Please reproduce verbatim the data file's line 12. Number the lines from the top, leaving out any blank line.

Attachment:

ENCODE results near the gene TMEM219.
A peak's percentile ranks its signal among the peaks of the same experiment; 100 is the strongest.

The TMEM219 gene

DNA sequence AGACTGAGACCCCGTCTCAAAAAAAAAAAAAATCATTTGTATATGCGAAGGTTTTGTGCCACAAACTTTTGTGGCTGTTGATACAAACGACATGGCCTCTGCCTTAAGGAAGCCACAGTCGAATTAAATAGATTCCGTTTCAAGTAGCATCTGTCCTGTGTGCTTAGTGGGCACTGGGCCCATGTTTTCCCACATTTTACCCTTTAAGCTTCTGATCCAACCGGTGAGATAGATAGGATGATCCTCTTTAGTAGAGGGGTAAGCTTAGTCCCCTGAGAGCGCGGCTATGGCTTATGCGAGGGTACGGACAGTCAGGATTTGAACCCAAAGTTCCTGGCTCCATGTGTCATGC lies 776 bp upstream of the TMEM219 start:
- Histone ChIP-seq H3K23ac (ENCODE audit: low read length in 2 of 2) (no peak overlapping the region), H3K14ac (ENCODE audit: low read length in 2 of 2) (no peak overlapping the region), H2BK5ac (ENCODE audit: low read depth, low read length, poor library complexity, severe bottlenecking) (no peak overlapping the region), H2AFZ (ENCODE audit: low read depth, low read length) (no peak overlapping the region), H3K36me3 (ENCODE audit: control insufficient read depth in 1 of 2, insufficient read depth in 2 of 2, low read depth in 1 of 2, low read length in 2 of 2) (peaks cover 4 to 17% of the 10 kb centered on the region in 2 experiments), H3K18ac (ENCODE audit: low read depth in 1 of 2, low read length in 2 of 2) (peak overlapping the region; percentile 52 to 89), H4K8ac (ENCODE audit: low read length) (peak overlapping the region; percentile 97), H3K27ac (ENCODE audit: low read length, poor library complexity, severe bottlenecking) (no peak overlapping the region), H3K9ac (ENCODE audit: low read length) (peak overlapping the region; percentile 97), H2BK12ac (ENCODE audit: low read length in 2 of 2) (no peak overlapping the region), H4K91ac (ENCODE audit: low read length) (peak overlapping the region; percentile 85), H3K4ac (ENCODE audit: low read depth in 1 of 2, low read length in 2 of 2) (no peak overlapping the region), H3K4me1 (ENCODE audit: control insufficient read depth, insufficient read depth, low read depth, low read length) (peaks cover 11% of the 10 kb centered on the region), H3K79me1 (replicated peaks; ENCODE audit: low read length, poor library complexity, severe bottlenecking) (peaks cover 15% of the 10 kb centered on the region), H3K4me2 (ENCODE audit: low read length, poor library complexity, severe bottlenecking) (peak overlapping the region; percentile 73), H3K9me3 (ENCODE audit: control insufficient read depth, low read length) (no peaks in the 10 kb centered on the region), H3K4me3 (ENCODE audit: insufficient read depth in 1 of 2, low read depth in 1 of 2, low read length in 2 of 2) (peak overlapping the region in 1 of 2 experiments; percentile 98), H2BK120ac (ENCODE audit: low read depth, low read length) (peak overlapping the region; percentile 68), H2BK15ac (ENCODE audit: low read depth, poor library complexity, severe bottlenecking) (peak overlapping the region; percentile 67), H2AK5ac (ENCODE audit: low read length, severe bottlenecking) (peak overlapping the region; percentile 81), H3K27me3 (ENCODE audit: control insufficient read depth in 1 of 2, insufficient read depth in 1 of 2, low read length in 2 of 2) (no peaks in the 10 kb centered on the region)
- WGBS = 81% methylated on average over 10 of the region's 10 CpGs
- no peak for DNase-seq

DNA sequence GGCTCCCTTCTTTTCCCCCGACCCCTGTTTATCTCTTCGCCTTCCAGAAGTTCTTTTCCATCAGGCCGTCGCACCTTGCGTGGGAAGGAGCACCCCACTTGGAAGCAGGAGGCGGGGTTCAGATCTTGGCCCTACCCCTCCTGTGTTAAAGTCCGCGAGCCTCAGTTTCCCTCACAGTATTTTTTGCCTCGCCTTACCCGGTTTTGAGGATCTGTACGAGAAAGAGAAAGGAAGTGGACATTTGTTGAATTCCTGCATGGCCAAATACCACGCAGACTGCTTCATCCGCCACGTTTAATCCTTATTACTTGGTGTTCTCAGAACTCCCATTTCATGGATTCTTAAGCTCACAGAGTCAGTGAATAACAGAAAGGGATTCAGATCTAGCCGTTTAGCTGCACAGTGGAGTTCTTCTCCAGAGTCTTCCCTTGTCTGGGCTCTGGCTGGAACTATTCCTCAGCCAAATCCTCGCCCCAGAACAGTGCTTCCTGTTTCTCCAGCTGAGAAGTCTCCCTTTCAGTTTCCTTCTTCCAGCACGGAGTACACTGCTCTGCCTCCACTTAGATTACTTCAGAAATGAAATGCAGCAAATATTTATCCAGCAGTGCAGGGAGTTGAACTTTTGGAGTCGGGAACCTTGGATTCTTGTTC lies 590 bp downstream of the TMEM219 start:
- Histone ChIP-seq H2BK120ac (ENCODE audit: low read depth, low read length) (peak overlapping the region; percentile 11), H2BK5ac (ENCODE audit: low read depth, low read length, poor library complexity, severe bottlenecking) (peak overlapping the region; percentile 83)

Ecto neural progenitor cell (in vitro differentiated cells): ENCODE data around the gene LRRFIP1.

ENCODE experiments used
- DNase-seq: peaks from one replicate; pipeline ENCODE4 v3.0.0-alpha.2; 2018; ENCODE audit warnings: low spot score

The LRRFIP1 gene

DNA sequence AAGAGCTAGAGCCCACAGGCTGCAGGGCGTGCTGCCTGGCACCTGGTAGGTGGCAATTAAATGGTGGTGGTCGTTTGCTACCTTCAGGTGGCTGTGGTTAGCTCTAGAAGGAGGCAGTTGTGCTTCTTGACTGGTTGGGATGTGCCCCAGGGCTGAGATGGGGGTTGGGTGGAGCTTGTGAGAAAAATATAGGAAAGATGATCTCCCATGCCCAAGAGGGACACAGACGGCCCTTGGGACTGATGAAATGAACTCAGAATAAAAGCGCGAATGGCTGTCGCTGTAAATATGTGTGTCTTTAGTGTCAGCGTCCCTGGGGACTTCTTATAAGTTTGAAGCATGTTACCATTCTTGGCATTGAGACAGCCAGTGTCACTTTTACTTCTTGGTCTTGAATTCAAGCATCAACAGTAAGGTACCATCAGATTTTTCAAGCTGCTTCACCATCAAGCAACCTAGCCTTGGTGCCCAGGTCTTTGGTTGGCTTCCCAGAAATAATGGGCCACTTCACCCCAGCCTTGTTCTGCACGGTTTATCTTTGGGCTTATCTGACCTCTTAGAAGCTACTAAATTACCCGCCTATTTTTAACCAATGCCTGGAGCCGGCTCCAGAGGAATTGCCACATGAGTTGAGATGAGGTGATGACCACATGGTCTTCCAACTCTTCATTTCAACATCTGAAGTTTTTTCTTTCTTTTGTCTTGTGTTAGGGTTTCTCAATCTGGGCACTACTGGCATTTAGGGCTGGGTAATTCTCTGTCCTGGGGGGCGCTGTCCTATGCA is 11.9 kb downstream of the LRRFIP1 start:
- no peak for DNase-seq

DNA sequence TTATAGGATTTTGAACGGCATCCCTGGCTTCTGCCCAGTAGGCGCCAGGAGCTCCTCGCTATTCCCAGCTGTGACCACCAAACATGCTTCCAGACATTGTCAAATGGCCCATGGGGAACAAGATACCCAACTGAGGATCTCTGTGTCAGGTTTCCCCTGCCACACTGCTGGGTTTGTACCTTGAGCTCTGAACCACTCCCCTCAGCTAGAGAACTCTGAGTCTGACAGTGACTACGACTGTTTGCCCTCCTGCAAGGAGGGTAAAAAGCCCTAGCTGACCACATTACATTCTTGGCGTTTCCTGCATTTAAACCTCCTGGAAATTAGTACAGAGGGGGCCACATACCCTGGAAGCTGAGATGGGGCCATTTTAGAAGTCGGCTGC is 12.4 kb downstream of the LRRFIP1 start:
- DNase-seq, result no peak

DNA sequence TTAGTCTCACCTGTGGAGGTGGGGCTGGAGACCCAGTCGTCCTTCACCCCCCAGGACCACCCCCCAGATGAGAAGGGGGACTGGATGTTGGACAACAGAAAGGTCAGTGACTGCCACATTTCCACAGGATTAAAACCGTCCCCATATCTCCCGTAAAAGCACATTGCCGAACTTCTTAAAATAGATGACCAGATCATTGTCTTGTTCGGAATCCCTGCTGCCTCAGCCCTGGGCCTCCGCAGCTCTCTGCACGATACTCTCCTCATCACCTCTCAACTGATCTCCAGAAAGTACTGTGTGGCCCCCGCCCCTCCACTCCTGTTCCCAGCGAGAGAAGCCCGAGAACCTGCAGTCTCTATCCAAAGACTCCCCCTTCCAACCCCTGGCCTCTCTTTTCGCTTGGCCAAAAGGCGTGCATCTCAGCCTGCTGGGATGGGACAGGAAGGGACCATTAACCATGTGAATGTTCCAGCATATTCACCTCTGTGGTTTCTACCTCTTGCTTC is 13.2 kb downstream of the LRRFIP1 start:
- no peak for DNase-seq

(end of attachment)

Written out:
- DNase-seq: peaks from one replicate; pipeline ENCODE4 v3.0.0-alpha.2; 2018; ENCODE audit warnings: low spot score